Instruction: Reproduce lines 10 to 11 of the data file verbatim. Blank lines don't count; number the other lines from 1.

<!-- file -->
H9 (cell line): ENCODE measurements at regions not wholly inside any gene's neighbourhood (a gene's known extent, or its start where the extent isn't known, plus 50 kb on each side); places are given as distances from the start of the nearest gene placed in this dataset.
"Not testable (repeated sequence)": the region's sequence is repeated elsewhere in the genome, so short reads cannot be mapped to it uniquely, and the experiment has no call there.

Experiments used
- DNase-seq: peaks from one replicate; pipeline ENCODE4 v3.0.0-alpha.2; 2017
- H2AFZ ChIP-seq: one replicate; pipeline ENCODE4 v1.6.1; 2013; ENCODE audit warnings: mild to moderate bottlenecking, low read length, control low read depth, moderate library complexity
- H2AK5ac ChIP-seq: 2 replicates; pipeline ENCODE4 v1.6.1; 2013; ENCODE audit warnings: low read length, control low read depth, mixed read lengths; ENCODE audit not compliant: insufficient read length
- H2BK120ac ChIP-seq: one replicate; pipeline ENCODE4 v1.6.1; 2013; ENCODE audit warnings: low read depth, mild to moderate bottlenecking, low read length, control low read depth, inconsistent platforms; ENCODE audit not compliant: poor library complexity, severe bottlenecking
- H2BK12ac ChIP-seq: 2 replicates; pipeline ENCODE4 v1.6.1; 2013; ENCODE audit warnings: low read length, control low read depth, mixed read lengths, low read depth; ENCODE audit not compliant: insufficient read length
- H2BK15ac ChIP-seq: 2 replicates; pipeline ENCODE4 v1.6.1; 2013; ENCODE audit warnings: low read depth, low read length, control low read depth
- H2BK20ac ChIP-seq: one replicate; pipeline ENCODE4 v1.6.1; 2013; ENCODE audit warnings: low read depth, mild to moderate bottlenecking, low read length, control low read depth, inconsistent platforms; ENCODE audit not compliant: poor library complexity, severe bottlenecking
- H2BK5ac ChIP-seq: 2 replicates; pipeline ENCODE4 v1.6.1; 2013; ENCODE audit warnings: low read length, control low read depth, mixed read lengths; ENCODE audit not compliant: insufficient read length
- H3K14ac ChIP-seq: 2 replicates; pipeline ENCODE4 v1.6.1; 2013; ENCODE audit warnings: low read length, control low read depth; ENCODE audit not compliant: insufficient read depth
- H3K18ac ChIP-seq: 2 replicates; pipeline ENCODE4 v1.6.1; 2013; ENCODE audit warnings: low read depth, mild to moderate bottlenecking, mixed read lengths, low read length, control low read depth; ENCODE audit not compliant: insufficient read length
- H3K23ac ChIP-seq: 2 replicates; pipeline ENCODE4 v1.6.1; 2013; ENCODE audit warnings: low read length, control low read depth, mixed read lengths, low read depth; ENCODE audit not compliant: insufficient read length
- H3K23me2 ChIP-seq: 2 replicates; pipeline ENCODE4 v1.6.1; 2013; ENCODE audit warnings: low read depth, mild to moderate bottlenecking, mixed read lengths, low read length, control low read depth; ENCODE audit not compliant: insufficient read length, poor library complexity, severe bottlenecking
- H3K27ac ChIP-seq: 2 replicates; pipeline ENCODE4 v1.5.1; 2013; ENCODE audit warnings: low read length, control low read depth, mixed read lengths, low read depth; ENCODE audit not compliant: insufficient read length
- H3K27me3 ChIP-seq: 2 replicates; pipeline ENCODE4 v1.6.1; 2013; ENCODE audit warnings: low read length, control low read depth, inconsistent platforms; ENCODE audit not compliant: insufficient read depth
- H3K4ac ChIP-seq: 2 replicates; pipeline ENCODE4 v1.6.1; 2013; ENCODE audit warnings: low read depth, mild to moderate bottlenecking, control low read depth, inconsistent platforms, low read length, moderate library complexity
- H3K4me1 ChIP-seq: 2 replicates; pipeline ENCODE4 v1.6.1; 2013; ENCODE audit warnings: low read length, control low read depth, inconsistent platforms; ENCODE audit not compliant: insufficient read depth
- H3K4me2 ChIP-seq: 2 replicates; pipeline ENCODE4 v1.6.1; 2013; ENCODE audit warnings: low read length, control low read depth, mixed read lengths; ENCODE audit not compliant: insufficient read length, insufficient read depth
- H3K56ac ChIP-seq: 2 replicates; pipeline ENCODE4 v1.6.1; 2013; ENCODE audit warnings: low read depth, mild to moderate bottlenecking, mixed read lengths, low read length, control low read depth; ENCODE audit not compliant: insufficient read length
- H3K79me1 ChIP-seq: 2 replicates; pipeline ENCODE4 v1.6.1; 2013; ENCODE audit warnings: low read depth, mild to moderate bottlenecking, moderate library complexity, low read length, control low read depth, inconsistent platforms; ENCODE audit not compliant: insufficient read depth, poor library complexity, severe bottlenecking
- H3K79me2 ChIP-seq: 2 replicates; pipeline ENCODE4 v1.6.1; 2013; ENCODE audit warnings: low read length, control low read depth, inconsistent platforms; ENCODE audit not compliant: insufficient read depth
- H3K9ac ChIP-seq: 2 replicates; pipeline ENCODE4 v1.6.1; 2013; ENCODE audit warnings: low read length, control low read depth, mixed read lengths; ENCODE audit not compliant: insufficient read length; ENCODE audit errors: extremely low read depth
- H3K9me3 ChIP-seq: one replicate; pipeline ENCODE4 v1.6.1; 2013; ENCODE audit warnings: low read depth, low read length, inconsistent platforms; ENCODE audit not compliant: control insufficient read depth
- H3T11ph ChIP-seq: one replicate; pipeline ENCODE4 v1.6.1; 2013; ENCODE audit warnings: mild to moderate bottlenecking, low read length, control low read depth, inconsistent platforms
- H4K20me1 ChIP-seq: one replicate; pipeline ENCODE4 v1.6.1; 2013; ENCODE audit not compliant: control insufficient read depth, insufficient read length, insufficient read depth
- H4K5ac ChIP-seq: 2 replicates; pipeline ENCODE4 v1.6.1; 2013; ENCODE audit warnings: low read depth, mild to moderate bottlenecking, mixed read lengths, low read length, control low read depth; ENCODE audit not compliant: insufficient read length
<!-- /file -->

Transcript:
- H2BK20ac ChIP-seq: one replicate; pipeline ENCODE4 v1.6.1; 2013; ENCODE audit warnings: low read depth, mild to moderate bottlenecking, low read length, control low read depth, inconsistent platforms; ENCODE audit not compliant: poor library complexity, severe bottlenecking
- H2BK5ac ChIP-seq: 2 replicates; pipeline ENCODE4 v1.6.1; 2013; ENCODE audit warnings: low read length, control low read depth, mixed read lengths; ENCODE audit not compliant: insufficient read length